Taking a break from their regular jobs at Disney World, the Matsuriza Taiko Drummers will put on a show that’ll make your pulse leap and your heart sing. And when it’s time for the traditional folk dances, everyone’s invited to join the chorus line. In fact, in Japan, it’s expected, and all part of the fun.

Japanese arts and crafts—much of it handmade—will be for sale from a variety of vendors. From origami creations to kimono fabric art, there’ll be something to satisfy everyone. (Early Christmas shopping, anyone?)

There will be a “Mikoshi Parade” for kids.. And you won’t go hungry, either. There will be plenty of Japanese treats on hand, from shaved ice to sushi, to help replace all those calories spent in drumming and dancing.

The Legion Field Resource Center Gymnasium is located at 1301 West Gregory Street, Pensacola FL 32502. The festival is supported by the Consulate of Japan, the Japan-America Society of Northwest Florida, Hilton Garden Inns, the Pensacola Department of Parks and Recreation, the Matsuriza Taiko Drums, the University of West Florida Japan House and BonFest Pensacola.

For additional information, go to the website at http://bonfestpensacola.weebly.com/

 

New Year Celebration to be held January 25

The Japan-America Society of Northwest Florida will usher in the “Year of the Horse” with its 21st annual Japanese New Year Celebration on Saturday, January 25, 2014, at the Bayview Community Center in Pensacola. Festivities will take place from 12 noon until 4 p.m. and will include performances by the popular Matsuriza taiko drummers, martial arts demonstrations, traditional Japanese dancing, music, food vendors, and other cultural displays. A silent auction will also be held, and ticket holders are automatically eligible for door prize drawings.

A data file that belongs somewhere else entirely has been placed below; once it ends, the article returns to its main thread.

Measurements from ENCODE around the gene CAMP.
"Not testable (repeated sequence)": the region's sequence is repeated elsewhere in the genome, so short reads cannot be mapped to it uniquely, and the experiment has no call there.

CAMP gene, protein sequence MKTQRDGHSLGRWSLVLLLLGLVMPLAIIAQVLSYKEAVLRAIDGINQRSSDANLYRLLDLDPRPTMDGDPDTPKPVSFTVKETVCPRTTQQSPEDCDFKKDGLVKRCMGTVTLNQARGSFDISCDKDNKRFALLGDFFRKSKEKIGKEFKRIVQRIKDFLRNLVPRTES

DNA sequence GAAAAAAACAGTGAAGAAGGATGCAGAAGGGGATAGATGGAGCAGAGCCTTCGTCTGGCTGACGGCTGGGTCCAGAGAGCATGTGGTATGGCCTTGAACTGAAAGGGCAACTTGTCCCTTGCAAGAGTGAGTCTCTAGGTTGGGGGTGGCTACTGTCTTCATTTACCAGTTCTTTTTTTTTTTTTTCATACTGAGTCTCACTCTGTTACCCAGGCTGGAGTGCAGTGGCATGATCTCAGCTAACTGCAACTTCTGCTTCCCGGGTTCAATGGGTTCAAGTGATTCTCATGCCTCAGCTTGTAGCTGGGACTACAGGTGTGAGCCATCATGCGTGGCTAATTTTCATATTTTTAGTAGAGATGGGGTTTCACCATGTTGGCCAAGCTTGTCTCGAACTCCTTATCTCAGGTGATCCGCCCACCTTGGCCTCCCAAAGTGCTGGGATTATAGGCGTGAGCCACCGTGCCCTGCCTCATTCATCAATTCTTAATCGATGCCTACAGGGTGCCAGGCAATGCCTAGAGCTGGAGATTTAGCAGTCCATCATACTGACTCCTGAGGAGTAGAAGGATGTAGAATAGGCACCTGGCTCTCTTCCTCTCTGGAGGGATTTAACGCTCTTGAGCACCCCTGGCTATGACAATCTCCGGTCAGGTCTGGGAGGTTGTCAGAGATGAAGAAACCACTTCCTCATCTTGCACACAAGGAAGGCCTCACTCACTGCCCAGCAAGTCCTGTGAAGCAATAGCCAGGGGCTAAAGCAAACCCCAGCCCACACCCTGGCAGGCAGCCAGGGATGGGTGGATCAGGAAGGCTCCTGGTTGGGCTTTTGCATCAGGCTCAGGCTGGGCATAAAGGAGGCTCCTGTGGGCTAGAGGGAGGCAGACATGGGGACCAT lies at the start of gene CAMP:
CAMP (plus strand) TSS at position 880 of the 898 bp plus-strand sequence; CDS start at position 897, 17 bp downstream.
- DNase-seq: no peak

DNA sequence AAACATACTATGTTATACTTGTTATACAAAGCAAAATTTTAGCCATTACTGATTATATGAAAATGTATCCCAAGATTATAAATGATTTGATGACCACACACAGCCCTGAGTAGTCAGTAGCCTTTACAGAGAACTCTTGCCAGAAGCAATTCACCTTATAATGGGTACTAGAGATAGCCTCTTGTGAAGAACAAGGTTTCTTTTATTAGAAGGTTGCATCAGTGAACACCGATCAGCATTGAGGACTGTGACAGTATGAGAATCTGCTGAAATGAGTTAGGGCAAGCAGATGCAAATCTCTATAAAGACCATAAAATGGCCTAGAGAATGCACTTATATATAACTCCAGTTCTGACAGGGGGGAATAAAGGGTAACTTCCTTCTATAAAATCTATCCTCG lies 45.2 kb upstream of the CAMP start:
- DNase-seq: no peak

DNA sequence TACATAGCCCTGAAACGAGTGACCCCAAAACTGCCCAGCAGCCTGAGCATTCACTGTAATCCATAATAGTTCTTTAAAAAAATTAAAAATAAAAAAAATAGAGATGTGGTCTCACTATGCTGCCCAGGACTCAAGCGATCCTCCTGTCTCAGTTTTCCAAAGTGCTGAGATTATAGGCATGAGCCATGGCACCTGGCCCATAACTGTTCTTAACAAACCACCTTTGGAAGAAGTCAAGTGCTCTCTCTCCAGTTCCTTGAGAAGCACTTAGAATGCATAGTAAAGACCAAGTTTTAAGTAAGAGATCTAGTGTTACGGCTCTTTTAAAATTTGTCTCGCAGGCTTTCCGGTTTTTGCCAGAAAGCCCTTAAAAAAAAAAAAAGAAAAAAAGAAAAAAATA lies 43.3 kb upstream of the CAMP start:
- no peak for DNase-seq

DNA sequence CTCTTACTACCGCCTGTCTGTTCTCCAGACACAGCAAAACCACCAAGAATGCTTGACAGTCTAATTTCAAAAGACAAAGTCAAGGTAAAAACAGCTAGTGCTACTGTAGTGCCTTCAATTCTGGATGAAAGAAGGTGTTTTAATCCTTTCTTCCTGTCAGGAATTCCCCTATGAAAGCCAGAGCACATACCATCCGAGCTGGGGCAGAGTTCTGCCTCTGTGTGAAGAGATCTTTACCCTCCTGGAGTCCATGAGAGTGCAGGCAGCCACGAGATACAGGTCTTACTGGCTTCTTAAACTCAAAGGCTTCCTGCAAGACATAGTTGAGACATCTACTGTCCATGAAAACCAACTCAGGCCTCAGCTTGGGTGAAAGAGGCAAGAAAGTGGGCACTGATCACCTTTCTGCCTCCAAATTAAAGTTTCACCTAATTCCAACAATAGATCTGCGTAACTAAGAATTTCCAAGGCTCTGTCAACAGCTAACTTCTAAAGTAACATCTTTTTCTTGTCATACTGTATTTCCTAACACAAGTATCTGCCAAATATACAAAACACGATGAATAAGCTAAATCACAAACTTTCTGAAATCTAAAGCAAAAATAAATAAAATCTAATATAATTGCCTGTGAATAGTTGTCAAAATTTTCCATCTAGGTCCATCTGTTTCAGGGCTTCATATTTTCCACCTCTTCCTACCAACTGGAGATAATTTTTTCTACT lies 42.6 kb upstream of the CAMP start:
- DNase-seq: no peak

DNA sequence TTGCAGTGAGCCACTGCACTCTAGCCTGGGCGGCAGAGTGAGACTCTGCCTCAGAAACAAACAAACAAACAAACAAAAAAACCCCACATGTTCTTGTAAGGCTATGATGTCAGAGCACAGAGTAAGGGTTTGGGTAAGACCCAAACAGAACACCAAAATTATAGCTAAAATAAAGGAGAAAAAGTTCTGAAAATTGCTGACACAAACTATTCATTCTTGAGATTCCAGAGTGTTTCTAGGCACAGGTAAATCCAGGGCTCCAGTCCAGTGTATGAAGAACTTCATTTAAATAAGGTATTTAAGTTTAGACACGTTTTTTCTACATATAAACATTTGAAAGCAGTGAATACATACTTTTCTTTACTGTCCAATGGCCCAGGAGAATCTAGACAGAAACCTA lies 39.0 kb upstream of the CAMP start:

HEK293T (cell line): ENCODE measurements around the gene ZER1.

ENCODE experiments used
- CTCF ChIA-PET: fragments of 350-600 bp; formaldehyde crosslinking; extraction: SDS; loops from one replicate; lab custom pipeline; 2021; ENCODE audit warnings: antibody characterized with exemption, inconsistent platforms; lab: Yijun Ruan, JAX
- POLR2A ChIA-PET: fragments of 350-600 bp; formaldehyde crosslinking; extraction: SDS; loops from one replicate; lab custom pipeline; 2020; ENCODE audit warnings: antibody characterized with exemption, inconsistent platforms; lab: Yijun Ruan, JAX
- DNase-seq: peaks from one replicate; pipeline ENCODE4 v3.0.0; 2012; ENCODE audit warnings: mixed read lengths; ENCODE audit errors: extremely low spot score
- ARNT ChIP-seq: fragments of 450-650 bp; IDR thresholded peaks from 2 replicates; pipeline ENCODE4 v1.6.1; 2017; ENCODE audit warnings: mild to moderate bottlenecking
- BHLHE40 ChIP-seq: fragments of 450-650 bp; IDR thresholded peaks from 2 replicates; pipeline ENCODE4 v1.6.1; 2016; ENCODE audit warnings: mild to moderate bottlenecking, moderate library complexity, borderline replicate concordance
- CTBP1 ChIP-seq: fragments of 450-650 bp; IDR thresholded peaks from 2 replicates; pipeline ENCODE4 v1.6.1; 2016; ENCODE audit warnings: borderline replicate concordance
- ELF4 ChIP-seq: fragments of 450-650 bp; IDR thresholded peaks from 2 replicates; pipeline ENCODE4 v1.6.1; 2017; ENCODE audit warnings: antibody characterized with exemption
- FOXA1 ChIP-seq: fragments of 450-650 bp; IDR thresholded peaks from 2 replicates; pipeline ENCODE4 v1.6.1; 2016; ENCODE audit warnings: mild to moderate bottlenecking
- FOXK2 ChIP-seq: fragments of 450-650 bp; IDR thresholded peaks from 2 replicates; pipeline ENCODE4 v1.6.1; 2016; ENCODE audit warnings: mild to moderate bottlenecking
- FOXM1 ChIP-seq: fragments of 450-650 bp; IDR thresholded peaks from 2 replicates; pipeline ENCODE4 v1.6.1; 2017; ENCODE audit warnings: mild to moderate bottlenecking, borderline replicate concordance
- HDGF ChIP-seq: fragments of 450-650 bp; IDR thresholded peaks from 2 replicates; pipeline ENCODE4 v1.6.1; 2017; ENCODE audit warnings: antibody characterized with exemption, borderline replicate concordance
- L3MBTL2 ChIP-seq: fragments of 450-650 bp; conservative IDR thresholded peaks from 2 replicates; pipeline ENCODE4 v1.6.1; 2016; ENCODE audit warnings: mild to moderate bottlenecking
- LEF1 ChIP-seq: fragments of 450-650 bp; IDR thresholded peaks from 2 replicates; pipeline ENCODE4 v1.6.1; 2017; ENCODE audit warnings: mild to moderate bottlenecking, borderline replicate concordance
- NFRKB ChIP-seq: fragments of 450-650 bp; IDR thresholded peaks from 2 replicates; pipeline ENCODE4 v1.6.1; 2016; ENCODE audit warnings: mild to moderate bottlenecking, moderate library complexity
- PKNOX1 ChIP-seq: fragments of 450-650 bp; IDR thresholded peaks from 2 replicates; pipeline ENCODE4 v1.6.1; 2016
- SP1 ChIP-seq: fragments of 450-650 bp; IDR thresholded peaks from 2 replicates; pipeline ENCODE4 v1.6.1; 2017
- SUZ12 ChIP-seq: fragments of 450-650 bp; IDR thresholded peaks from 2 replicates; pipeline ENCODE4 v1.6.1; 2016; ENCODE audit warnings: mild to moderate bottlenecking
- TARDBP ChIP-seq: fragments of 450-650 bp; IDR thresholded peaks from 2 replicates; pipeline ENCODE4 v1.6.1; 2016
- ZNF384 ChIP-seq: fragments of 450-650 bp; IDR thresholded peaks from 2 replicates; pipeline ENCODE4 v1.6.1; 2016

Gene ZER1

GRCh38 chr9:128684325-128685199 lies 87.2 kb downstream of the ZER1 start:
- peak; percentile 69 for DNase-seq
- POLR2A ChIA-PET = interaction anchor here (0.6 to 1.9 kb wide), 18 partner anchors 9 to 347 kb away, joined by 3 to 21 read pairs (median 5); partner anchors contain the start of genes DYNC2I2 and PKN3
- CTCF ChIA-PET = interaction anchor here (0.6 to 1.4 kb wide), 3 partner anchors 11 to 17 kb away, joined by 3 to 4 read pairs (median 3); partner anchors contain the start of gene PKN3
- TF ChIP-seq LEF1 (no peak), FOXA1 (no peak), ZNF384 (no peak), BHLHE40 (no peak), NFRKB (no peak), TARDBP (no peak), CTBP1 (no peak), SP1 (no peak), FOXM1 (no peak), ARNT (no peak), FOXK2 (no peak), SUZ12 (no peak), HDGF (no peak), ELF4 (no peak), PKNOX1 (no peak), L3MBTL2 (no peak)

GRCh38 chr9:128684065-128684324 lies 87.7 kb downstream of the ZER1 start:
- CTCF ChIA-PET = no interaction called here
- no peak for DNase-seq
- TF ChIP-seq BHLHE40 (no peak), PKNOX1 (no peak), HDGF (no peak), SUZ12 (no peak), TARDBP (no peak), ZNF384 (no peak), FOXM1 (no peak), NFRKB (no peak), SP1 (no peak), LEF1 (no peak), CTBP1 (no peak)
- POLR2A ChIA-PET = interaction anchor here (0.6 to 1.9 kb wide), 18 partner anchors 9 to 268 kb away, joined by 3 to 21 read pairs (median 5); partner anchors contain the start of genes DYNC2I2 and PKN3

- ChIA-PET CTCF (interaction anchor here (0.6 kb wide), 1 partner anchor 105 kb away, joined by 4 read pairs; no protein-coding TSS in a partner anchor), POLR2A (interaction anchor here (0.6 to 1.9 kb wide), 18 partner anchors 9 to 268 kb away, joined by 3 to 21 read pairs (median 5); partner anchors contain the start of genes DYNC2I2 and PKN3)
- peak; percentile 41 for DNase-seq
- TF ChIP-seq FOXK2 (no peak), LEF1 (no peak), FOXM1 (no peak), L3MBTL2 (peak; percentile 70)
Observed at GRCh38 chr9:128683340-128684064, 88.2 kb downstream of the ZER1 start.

Ticket prices are $8 for adults, $6 for students, and $4 for Japan-America Society members. Children 12 and under enjoy free admission.

Contact us for more information, or click here to learn about becoming a JAS member.

RSVP on Facebook

 

BonFest returns to Pensacola

A taste of summer fun from old Japan comes to the Bayview Community Center from noon to 4 p.m. on Saturday, Aug. 24. BonFest Pensacola 2013 is based on the Obon Festivals of Japan, which celebrate family and folk traditions in song and dance. Admission is free.

Bayview will pulse with the rhythmic thunder of big taiko drums and flash with the whirl of dancers clad in colorful summer kimonos. And there’ll be plenty of opportunities for everyone join in.

Do you and/or your kids like those big drums? There will be a workshop to teach you how make them rattle and sing.

Have you ever wondered how you’d look in a kimono? Volunteers will wrap you into one of the colorful costumes, ready for a photo opportunity you won’t soon forget.

Do you like to kick up your heels? There’ll be Japanese folk dance lessons, then a chance to strut your stuff…and even win awards.

Taking a break from their regular jobs at Disney World, the Matsuriza Taiko Drummers will put on a show that’ll make your pulse leap and your heart sing. And when it’s time for the traditional folk dances, everyone’s invited to join the chorus line. In fact, in Japan, it’s expected, and all part of the fun.

Japanese arts and crafts—much of it handmade—will be for sale from a variety of vendors. There will be a “Kids’ Land” with activities for the smaller set. And you won’t go hungry, either. There will be plenty of Japanese treats on hand, from shaved ice to sushi, to help replace all those calories spent in drumming and dancing.